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COOPER v. POOLE (2019)

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United States Court of Appeals, Fourth Circuit.

Gregory COOPER, Petitioner - Appellant, v. Katy POOLE; State of North Carolina, Respondent - Appellees.

No. 19-6802

Decided: August 23, 2019

Before FLOYD and RUSHING, Circuit Judges, and SHEDD, Senior Circuit Judge. Gregory Cooper, Appellant Pro Se.

Gregory Cooper seeks to appeal the district court's order accepting the recommendation of the magistrate judge and dismissing as untimely his 28 U.S.C. § 2254 (2012) petition. The order is not appealable unless a circuit justice or judge issues a certificate of appealability. See 28 U.S.C. § 2253(c)(1)(A) (2012). A certificate of appealability will not issue absent “a substantial showing of the denial of a constitutional right.” 28 U.S.C. § 2253(c)(2) (2012). When the district court denies relief on the merits, a prisoner satisfies this standard by demonstrating that reasonable jurists would find that the district court's assessment of the constitutional claims is debatable or wrong. See Buck v. Davis, ––– U.S. ––––, 137 S. Ct. 759, 773-74, 197 L.Ed.2d 1 (2017). When the district court denies relief on procedural grounds, the prisoner must demonstrate both that the dispositive procedural ruling is debatable, and that the petition states a debatable claim of the denial of a constitutional right. Gonzalez v. Thaler, 565 U.S. 134, 140-41, 132 S.Ct. 641, 181 L.Ed.2d 619 (2012) (citing Slack v. McDaniel, 529 U.S. 473, 484, 120 S.Ct. 1595, 146 L.Ed.2d 542 (2000)).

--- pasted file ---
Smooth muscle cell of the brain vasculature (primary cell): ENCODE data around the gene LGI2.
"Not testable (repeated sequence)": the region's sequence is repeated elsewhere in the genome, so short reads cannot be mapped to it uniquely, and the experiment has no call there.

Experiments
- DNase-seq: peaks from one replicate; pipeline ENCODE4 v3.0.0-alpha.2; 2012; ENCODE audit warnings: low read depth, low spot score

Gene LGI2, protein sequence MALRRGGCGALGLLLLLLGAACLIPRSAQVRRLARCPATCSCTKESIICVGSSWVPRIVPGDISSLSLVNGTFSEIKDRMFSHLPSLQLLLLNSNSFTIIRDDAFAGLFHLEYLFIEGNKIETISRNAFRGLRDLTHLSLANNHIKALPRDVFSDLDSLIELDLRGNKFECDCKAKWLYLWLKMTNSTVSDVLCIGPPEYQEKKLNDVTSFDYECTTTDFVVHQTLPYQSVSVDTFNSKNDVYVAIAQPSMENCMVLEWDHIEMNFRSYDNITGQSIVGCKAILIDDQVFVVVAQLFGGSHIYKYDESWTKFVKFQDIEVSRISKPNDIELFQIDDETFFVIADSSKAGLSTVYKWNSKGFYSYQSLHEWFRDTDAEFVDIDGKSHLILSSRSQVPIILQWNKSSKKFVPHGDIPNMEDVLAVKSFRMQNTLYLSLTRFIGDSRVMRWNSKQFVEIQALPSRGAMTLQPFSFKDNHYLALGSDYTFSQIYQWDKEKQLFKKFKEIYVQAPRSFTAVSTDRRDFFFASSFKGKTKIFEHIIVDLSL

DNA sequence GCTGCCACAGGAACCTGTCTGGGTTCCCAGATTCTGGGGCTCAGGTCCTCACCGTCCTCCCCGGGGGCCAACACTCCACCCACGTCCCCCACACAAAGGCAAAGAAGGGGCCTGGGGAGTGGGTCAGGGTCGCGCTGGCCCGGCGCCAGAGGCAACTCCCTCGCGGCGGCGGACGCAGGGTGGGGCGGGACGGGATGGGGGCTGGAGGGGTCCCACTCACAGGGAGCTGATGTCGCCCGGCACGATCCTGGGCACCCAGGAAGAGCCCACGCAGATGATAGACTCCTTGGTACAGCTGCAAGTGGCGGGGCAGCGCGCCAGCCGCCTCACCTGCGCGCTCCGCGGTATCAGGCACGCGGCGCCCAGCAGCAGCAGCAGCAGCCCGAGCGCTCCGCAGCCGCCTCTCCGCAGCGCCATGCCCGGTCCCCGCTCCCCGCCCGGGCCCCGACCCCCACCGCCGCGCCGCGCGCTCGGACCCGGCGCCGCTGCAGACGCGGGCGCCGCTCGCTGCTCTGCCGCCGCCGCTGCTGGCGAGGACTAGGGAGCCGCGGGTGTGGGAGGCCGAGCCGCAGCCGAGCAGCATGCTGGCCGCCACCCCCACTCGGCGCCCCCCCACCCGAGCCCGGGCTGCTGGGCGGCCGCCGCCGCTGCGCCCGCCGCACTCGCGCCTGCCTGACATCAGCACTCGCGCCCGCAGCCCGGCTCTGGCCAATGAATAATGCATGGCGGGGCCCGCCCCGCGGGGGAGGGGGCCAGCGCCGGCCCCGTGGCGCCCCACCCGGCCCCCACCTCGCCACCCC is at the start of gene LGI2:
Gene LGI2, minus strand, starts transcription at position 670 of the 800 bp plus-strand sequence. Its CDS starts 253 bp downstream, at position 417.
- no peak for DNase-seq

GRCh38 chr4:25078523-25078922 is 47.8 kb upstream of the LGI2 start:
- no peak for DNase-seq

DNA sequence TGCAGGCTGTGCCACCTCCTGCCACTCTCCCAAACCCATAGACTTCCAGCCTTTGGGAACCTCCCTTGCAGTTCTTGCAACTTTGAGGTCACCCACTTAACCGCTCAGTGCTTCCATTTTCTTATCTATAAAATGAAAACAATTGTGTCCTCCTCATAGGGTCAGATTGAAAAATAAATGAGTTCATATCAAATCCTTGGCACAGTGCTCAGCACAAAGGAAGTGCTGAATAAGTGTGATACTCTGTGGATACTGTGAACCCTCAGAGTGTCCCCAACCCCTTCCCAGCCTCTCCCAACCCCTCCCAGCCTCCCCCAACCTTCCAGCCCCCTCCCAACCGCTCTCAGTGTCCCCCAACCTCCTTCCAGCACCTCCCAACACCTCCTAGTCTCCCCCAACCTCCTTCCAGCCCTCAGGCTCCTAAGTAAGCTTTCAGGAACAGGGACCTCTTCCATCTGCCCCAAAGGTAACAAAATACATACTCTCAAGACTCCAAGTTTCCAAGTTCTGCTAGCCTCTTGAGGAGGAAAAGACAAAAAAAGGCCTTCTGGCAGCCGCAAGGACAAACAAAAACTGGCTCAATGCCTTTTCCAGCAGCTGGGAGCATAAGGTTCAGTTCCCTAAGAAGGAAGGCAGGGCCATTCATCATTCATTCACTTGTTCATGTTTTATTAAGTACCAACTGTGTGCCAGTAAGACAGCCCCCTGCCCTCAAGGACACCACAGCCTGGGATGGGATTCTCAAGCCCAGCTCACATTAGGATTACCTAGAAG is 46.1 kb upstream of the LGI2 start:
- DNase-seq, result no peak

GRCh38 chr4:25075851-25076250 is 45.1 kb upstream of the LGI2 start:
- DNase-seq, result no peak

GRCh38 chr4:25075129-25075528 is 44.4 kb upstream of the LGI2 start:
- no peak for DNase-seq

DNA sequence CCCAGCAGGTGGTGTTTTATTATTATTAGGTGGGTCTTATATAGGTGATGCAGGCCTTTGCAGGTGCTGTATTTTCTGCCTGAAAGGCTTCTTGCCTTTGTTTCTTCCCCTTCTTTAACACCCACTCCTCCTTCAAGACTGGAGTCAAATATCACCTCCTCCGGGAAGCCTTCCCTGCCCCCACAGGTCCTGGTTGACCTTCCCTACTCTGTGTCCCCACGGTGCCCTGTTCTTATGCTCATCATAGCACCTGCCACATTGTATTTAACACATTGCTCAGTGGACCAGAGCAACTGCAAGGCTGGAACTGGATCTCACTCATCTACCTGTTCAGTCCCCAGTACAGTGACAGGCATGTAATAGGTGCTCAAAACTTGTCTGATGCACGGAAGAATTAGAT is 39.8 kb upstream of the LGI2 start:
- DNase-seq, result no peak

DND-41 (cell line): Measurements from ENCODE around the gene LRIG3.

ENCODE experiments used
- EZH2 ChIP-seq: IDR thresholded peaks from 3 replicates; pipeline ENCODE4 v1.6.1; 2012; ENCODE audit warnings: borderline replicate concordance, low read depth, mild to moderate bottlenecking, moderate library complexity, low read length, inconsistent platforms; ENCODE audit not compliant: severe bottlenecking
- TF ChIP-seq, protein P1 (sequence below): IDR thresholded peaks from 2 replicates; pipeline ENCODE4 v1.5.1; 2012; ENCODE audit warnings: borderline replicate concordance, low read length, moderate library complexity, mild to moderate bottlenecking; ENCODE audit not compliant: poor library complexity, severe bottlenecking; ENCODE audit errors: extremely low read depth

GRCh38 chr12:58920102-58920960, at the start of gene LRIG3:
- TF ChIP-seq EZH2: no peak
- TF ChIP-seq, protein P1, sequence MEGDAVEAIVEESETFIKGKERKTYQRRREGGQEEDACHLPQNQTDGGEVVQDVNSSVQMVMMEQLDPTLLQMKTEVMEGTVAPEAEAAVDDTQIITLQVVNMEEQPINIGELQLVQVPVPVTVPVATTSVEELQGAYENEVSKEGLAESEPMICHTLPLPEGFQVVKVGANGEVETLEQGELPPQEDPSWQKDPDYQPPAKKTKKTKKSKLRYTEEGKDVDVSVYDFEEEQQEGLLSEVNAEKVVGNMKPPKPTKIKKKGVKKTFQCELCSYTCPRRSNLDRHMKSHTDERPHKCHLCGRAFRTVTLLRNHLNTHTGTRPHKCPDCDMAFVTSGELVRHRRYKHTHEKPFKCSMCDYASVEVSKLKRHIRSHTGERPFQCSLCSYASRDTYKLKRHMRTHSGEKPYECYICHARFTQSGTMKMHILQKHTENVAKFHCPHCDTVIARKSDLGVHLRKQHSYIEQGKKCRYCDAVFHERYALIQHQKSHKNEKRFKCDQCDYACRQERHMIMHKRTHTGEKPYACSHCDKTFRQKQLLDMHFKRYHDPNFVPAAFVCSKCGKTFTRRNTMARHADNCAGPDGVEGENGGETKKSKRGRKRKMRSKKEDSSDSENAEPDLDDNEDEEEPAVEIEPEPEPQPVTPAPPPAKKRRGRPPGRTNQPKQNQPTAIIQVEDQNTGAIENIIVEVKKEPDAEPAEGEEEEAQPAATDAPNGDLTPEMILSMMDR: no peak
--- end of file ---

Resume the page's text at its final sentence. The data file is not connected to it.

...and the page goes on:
Limiting our review of the record to the issues raised in Cooper's informal brief, we conclude that Cooper has not made the requisite showing. See 4th Cir. R. 34(b); see also Jackson v. Lightsey, 775 F.3d 170, 177 (4th Cir. 2014) (“The informal brief is an important document; under Fourth Circuit rules, our review is limited to issues preserved in that brief.”). Accordingly, we deny a certificate of appealability, deny leave to proceed in forma pauperis, and dismiss the appeal. We dispense with oral argument because the facts and legal contentions are adequately presented in the materials before this court and argument would not aid the decisional process.

DISMISSED

PER CURIAM:

Dismissed by unpublished per curiam opinion. Unpublished opinions are not binding precedent in this circuit.

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